Often an incidental finding on brain scans looking for trauma or other neurological conditions, arachnoid cysts (ACs) are small, fluid-filled sacs within the arachnoid membrane, one of three layers protecting the brain and spinal cord. They often don't cause noticeable symptoms; however, when they do, patients most commonly report headaches, seizures, developmental delays, and other, often vague neurological symptoms.
While ACs are the most common type of intracranial brain cyst, prior research has not uncovered the biological drivers behind what forms them or what makes some symptomatic and others seemingly benign. Ultimately, this can make treatment challenging.
In a new study published in Nature Medicine, researchers at the Yale School of Medicine's Department of Neurosurgery used a multi-omics approach to classify ACs based on genotypic and phenotypic markers. Researchers collected 617 patient-parent (trio) exomes worldwide, amassing the largest trio-based cohort of arachnoid cyst patients to date. Through whole exome sequencing of patients DNA, they have identified seven genes associated with AC formation, all of which have also been associated with other neurodevelopmental disorders in prior research.
The team also used novel analysis techniques and natural language processing of thousands of pages of medical records to group the patients based on the severity of their symptoms (phenotypic markers). This analysis resulted in four distinct AC subclasses.
They were then able to correlate the presence of the identified genetic variants (genotypes) with the severity of symptoms (phenotypes) within each AC class, linking for the first time the genetics of ACs with their clinical presentation. While previously researchers believed the cysts themselves disrupted brain structures and caused symptoms by direct compression of adjacent structures, this new finding suggests that many symptoms associated with arachnoid cysts may come from a shared genetic defect driving both cyst formation and the associated neurodevelopmental abnormalities.
A New Application for Multi-omics
“We decided to tackle this question not only because ACs are so common and so little is known about their pathobiology, but also because the framework of using classical genomics, integrative genomics, and artificially-intelligence-driven phenomics – what we refer to as ‘multi-omics – has not been applied in this way yet. Having now leveraged it to uncover some of the drivers of ACs, we are excited to apply the model to other enigmatic congenital disorders of the brain and spine,” says lead author Adam Kundishora, MD, chief resident of neurosurgery at the Yale School of Medicine.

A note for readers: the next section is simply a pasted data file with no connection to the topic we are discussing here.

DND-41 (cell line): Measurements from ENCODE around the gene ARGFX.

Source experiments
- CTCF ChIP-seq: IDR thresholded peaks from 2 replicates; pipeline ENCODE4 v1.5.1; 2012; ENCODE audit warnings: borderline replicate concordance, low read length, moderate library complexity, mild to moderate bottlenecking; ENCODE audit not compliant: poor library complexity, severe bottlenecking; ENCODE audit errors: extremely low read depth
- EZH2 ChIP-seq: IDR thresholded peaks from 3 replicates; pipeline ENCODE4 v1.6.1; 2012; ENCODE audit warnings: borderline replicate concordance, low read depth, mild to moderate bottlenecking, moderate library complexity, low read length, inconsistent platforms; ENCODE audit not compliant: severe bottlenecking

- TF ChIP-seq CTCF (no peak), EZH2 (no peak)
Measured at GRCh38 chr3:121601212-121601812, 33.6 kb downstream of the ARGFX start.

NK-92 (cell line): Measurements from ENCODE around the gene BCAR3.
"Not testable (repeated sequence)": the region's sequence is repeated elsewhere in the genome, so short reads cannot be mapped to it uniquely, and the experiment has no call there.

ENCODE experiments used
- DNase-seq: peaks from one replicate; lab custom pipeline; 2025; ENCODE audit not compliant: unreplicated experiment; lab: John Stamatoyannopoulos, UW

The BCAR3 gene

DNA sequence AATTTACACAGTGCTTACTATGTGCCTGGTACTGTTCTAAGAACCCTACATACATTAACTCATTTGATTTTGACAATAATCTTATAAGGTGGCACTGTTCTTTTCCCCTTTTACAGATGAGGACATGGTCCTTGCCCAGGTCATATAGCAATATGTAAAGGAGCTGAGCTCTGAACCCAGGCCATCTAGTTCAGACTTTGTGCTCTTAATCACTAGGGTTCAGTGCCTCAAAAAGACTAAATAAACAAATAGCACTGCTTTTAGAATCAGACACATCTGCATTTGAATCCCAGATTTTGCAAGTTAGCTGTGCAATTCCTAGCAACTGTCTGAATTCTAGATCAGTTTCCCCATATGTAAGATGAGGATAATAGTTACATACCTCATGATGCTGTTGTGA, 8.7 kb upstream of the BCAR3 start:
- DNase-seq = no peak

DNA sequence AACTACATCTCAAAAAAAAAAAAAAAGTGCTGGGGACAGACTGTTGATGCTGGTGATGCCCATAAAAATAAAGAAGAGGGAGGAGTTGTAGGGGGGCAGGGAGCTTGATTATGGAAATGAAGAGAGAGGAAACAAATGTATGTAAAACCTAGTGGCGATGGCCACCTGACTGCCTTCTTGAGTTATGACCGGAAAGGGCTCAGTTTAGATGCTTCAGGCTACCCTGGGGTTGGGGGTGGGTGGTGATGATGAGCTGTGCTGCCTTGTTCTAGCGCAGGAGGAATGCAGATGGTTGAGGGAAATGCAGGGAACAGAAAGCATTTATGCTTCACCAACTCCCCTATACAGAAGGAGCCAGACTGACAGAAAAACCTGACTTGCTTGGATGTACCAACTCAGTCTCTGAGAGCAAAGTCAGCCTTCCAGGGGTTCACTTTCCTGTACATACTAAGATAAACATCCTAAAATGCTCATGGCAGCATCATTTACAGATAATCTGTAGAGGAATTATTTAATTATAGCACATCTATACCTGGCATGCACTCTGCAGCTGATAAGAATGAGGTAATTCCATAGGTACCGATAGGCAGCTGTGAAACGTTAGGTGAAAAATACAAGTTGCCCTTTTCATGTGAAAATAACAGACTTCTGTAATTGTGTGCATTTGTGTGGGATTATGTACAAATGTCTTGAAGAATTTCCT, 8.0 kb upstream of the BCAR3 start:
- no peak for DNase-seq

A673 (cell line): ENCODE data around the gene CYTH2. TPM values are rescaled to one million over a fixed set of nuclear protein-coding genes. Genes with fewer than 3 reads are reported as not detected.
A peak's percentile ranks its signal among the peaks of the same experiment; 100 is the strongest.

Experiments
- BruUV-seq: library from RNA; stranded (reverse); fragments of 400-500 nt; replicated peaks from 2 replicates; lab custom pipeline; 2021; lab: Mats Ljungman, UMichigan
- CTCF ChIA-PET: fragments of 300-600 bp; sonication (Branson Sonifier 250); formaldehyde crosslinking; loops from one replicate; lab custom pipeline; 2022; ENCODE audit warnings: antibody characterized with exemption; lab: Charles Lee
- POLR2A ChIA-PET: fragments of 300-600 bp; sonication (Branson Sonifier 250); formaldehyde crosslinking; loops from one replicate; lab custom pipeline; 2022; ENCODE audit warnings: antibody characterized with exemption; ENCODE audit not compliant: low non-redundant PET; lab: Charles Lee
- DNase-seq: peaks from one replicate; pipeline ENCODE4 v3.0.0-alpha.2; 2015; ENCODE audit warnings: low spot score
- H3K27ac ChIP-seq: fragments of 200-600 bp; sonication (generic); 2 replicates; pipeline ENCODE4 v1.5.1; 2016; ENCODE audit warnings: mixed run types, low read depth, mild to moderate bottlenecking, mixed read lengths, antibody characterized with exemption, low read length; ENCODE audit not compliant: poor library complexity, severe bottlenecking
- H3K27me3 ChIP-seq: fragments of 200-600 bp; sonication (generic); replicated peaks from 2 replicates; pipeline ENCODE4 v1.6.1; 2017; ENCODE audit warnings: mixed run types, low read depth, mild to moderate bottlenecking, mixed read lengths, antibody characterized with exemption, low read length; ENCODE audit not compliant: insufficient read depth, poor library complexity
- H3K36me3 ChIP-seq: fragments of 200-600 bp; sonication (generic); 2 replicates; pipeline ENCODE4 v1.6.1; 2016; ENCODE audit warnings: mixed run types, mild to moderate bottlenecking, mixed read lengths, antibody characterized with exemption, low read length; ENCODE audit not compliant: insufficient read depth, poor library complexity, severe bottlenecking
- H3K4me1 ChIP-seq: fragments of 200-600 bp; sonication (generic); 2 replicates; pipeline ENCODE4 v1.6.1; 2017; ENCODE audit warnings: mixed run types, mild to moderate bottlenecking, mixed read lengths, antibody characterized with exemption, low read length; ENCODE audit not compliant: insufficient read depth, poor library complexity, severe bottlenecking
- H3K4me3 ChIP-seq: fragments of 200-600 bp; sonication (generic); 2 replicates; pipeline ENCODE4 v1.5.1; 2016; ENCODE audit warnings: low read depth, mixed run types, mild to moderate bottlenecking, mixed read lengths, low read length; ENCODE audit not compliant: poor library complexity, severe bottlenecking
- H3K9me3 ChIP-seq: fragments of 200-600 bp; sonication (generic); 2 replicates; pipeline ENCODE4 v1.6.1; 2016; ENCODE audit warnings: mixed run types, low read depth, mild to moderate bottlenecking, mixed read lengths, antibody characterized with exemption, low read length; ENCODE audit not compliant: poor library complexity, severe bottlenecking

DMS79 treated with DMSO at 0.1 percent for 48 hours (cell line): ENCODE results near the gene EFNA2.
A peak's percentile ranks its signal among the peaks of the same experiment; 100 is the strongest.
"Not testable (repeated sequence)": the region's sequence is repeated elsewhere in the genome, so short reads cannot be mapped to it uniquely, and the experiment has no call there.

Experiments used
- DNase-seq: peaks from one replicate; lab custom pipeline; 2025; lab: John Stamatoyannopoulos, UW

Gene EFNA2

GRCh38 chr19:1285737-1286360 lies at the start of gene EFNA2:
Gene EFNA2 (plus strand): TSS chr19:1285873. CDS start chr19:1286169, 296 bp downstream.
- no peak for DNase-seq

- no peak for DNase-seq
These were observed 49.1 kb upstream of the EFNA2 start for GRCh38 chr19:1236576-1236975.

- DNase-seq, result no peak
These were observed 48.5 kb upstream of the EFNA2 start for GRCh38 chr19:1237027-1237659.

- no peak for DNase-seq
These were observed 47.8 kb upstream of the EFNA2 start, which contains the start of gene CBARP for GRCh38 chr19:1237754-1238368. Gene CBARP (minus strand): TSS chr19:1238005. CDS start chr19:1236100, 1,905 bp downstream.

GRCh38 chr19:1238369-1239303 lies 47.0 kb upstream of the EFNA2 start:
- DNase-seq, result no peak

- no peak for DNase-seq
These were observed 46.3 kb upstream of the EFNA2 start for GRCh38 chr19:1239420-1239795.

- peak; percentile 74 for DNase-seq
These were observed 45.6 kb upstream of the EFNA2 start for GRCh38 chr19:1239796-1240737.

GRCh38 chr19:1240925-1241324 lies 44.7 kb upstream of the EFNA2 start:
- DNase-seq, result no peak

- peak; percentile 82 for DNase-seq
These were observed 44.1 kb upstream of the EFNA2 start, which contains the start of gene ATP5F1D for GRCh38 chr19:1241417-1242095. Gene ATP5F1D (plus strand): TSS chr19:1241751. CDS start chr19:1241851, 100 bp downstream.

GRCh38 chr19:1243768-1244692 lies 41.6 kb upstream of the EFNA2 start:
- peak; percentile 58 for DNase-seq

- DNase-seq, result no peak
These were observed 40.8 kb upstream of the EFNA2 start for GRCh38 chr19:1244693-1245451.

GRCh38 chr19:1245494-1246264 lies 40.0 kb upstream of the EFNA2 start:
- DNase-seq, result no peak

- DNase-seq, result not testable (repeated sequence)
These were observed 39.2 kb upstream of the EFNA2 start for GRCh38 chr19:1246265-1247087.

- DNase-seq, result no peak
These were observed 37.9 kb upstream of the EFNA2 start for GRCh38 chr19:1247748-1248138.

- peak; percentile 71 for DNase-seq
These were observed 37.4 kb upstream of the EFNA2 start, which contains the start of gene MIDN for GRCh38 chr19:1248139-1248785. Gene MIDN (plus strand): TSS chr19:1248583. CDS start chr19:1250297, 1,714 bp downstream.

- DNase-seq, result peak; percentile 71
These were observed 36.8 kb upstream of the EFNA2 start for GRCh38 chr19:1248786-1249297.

This research lays the foundation for developing treatment protocols around ‘symptomatic’ and 'asymptomatic' ACs. Currently, surgical decision-making can be difficult once an AC has been found, especially if the patient's symptoms are vague or could be attributed to other causes. Additional genetic testing could indicate if patients’ symptoms could be coming from generally disrupted brain development and function and thus would likely not benefit from surgical cyst decompression.
Further research is needed to explore the specific effects of the identified genetic variants on the brain. The team is also considering non-genetic and environmental factors that may contribute to AC development.
"Ultimately, we are interested in translating genomic data into pathophysiological insights that have meaningful impact for patients. This study is a solid step in the right direction for ACs," says Kristopher Kahle, MD, Ph.D., adjunct professor of neurosurgery at Yale School of Medicine and director of pediatric neurosurgery at Massachusetts General Hospital and director of the Harvard Center for Hydrocephalus and Neurodevelopmental Disorders.